With the pandemic exposing Canada’s underperforming, beleaguered health care system, a new MLI commentary by Janice MacKinnon looks back on recommendations from two decades ago that are now more relevant than ever.
OTTAWA, ON (January 12, 2022): 2022 began with many Canadians once again facing restrictive public health measures and provinces struggling to manage the Omicron variant. As Canadians become more painfully aware of our health care system’s shortcomings, we should look back at some of the bold prescriptions found in a report that was released to the public 20 years ago this month.
The Mazankowski report, A Framework for Reform: Report of the Premier’s Advisory Council on Health, proposed big ideas for the Canadian health care system and remains the most serious attempt to prescribe comprehensive reforms.
“As the country faces enormous pressure on health services caused by the COVID pandemic, it is particularly important today to reflect on Mazankowski’s ideas for reform,” writes former Saskatchewan Finance Minister Janice MacKinnon in a new MLI commentary, titled “Mazankowski: The man who had the prescription for medicare 20 years ago”.
The Mazankowski report, which was commissioned by the Government of Alberta and led by former deputy prime minister Don Mazankowski, also coincided with other federal and provincial reports, such as the 2002 Romanow report. Across the reports, despite areas of common agreement, they differed significantly in their assessments of the sustainability of provincial health care systems and the nature and scope of change required.
“While the Romanow Commission argued that the health care system was sustainable and essentially working well, the Mazankowski report provided a convincing diagnosis of its two main problems: fiscal sustainability and long wait times for care,” notes MacKinnon. She also details how Mazankowski abandoned the myths and rhetoric about Canada’s health care system in favour of new ideas, boldly arguing that more spending is not the answer to improving Canadian health care.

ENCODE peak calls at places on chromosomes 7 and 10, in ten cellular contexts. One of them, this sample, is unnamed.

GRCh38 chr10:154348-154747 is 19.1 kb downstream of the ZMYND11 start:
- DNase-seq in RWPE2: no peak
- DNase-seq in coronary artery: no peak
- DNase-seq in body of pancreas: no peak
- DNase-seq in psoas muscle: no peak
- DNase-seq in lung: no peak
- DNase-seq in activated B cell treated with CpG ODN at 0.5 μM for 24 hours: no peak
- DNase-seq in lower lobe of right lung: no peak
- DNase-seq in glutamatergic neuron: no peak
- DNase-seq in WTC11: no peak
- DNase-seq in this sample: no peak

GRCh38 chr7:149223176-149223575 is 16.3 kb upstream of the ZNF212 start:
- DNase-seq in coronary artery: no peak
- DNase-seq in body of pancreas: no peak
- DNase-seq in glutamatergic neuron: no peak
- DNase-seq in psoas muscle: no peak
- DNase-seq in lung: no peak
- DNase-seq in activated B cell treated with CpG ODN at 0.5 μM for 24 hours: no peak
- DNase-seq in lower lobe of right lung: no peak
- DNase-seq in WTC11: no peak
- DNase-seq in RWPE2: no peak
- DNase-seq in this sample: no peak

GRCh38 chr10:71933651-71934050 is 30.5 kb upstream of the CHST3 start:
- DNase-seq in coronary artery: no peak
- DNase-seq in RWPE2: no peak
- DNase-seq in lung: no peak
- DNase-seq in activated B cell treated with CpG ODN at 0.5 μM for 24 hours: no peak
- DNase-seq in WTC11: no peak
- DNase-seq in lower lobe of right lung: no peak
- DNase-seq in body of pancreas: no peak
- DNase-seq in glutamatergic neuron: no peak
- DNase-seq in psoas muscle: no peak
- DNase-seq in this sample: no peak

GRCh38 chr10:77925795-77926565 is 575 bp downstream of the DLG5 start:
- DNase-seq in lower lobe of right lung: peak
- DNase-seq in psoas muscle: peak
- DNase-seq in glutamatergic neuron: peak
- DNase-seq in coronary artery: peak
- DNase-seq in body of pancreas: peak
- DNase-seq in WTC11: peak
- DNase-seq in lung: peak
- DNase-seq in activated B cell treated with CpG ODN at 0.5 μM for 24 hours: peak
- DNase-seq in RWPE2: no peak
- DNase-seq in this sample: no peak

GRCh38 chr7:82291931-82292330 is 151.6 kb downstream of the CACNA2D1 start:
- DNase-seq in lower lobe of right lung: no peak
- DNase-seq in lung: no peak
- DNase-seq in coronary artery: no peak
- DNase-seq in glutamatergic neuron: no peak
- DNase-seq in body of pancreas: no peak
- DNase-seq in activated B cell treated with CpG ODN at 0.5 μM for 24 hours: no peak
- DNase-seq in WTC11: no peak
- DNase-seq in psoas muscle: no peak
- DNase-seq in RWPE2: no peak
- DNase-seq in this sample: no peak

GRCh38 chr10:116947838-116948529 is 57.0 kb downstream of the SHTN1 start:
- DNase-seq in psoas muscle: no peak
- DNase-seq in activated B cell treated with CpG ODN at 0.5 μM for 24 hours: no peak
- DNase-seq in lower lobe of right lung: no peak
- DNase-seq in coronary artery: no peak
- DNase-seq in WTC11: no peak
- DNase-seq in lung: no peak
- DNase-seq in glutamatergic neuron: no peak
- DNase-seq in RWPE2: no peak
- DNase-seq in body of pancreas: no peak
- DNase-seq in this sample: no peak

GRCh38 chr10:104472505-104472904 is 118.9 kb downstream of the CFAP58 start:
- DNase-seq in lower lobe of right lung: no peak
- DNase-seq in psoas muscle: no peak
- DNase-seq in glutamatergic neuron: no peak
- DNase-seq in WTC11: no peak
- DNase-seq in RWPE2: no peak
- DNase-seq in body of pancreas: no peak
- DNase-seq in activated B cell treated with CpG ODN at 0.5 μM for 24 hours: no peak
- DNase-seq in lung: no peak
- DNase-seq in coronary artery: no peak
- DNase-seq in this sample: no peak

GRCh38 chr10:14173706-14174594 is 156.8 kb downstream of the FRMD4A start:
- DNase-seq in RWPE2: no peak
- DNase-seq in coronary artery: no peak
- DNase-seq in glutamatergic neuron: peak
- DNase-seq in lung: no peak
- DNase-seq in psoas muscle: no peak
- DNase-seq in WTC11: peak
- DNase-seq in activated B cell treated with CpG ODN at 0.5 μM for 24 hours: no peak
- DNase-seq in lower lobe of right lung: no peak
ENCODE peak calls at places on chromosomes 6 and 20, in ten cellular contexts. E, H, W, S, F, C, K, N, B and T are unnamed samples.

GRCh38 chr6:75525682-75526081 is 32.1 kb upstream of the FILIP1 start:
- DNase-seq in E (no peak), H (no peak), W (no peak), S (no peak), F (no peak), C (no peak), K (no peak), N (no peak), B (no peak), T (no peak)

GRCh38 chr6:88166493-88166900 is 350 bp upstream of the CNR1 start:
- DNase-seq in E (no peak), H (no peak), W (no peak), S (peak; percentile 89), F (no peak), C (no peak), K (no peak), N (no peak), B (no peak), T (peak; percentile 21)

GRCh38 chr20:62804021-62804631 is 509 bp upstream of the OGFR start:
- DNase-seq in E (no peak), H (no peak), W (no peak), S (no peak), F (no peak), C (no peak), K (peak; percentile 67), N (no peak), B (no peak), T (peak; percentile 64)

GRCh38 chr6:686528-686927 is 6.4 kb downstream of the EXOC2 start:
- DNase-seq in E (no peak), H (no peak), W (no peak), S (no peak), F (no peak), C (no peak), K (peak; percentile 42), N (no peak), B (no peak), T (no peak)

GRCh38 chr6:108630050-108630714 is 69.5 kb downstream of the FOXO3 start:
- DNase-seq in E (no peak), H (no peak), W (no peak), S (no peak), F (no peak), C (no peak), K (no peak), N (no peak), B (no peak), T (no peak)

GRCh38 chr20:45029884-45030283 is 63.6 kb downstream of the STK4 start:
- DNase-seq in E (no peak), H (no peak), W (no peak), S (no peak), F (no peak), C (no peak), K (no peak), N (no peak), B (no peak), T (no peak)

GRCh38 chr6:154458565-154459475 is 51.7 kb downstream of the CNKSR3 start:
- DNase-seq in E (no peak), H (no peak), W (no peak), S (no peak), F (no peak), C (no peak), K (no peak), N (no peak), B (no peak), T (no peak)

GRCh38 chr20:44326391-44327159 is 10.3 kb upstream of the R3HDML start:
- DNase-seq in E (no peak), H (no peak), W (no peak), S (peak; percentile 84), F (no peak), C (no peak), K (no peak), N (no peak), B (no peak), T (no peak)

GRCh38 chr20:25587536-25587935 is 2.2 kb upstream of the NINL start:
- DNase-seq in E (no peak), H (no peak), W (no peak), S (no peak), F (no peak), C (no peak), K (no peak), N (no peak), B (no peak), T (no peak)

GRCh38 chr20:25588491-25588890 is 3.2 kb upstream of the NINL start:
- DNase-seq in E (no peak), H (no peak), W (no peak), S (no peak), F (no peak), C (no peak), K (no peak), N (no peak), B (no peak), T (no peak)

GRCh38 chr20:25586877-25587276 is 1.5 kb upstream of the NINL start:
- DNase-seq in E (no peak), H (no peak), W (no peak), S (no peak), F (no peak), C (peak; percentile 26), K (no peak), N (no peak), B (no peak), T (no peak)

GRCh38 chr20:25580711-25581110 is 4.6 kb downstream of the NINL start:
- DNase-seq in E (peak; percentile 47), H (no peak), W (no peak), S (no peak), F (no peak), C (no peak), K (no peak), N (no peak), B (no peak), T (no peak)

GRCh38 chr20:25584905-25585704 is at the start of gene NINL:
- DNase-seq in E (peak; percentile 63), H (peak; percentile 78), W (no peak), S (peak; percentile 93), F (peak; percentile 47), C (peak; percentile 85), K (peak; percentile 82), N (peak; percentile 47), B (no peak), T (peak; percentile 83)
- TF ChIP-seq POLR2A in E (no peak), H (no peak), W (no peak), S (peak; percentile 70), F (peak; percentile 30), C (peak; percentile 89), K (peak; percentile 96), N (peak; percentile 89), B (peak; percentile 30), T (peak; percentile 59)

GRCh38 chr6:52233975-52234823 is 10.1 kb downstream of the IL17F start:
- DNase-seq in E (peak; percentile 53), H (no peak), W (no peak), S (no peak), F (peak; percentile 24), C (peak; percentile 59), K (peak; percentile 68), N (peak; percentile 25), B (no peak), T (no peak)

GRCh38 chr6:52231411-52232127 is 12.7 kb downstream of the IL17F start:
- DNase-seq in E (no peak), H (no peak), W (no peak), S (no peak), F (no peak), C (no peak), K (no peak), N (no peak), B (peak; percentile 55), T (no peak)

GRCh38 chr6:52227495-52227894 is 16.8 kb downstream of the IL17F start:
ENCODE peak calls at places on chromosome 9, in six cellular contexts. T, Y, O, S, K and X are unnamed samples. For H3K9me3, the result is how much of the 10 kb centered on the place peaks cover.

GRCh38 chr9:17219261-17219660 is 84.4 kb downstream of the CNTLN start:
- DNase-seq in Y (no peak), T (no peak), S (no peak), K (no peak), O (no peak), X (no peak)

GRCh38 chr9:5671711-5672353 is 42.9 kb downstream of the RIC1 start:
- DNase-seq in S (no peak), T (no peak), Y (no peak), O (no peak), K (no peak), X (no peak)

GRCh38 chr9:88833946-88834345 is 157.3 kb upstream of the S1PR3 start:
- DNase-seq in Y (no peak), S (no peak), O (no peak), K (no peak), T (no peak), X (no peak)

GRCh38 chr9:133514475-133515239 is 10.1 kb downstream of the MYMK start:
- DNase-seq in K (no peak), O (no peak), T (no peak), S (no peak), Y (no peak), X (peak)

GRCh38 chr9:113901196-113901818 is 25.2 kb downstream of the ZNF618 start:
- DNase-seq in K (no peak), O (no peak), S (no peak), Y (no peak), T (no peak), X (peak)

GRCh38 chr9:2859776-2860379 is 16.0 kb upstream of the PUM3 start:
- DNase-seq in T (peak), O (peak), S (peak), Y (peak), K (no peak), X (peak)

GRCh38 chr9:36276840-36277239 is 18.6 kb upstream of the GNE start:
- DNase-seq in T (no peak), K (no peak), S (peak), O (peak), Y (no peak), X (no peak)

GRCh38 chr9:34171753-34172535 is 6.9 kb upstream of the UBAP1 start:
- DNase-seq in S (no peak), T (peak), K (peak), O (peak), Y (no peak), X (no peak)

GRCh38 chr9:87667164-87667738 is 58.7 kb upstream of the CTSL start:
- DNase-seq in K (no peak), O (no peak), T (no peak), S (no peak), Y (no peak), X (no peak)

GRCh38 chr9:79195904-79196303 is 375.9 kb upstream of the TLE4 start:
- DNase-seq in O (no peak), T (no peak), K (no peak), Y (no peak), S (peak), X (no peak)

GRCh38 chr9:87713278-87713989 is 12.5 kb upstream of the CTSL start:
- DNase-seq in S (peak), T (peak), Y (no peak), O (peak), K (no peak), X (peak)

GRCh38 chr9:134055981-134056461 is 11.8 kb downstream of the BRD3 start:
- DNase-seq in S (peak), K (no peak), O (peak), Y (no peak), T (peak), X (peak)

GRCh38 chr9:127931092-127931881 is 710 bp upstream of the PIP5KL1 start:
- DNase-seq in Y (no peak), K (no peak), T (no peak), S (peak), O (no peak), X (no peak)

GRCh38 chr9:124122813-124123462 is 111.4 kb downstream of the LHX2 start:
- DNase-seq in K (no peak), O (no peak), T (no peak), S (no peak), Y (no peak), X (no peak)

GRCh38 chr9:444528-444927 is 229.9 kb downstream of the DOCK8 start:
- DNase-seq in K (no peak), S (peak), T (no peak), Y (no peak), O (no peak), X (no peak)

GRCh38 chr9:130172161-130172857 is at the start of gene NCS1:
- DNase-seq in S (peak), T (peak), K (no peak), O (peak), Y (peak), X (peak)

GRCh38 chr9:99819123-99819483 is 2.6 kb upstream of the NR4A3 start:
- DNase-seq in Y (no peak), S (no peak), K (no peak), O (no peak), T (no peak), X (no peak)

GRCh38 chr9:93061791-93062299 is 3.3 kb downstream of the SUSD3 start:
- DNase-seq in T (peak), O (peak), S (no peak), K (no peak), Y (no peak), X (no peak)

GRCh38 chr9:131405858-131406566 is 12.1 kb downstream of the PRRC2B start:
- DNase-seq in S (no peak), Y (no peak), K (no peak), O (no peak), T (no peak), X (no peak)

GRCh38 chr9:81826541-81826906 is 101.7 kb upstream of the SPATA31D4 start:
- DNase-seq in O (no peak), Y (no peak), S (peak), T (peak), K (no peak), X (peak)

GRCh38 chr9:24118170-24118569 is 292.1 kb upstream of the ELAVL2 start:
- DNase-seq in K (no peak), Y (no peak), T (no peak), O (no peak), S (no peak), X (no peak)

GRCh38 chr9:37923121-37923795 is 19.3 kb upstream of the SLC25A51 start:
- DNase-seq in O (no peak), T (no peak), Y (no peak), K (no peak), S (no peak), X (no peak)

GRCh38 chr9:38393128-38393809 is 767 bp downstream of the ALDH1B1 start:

Instead, the Mazankowski report called for the introduction of more competition and private service delivery into the health care system.
As MacKinnon notes, “rather than the existing highly regulated system, the report declared ‘It’s time to open up the system, take the shackles off, allow health authorities to try new ideas, encourage competition and choice.’”
The report goes on to recommend the Government of Alberta establish multi-year contracts with health authorities, set out key performance targets and budgets, and that health districts contract with public, private, and non-profit service providers with the goal of getting the highest quality services at the best price.
Another recommendation was for the health care system to become patient-focused. As the Mazankowski report argued, the present focus on hospitals and health providers comes at the detriment of patients and their role in managing their own health care. By prioritizing patients, the report made the case that silos in the health care system could be broken down, resulting in more integrated, coordinated care.
“The Mazankowski report had a significant influence on health care reform in Canada. It provided a succinct and insightful analysis of two of the main problems with the Canadian health system: its sustainability and long wait times for care. As well as providing an astute diagnosis of the problems in Canadian health care, the report made a compelling case for structural change,” writes MacKinnon.
MacKinnon’s paper is the first in a three-part series on the 20th anniversary of the Mazankowski report.
Next week: Jeffrey Simpson on why Canadians reject serious reform and cling to our mediocre medicare.
To read the full commentary, click the button below.
Janice MacKinnon is a Fellow of the Royal Society of Canada, a member of the Order of Canada, and a former Saskatchewan Finance Minister.
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